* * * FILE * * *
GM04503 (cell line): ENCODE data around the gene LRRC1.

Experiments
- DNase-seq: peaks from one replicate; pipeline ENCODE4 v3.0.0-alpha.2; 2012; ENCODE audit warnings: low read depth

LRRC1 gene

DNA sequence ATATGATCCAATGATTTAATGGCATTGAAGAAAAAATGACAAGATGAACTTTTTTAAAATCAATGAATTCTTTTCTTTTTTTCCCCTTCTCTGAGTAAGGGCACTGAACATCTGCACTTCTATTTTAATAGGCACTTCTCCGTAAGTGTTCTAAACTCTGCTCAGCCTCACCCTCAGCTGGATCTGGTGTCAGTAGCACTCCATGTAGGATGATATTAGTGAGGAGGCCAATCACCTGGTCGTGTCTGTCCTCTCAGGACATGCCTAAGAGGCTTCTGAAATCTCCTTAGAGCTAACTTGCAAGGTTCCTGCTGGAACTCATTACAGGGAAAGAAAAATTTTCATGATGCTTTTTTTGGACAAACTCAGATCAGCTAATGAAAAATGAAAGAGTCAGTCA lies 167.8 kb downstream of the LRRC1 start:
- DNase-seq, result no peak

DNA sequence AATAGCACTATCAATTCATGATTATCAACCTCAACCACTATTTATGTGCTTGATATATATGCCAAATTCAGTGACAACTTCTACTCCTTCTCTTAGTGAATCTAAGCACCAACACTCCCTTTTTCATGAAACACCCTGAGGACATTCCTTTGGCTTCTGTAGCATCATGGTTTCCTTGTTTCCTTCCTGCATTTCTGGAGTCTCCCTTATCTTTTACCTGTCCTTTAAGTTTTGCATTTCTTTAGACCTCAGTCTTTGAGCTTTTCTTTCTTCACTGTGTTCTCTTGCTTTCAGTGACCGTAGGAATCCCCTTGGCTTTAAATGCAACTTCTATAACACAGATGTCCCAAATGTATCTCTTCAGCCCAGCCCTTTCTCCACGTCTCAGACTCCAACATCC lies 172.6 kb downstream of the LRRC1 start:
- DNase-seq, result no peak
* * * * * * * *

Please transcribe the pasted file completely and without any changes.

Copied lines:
GM04503 (cell line): ENCODE data around the gene LRRC1.

Experiments
- DNase-seq: peaks from one replicate; pipeline ENCODE4 v3.0.0-alpha.2; 2012; ENCODE audit warnings: low read depth

LRRC1 gene

DNA sequence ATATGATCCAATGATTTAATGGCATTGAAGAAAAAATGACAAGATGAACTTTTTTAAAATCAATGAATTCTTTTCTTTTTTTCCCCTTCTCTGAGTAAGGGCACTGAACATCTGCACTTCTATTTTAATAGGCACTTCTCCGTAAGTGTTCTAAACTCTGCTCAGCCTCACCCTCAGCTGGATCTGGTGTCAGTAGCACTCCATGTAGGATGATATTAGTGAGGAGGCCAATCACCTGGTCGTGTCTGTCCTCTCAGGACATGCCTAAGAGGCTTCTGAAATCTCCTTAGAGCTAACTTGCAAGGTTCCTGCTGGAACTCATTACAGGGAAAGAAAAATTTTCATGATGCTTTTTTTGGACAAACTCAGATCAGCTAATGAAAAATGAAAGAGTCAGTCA lies 167.8 kb downstream of the LRRC1 start:
- DNase-seq, result no peak

DNA sequence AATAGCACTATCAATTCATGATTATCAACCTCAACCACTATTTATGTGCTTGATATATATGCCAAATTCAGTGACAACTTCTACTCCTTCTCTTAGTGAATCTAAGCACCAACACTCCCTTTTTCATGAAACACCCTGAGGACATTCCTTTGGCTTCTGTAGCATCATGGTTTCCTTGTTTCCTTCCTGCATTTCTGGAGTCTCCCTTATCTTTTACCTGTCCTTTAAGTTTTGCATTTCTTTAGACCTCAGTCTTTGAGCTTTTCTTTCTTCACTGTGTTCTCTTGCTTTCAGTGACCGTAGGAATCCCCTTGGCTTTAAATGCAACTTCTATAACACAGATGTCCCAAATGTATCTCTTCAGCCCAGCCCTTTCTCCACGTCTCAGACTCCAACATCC lies 172.6 kb downstream of the LRRC1 start:
- DNase-seq, result no peak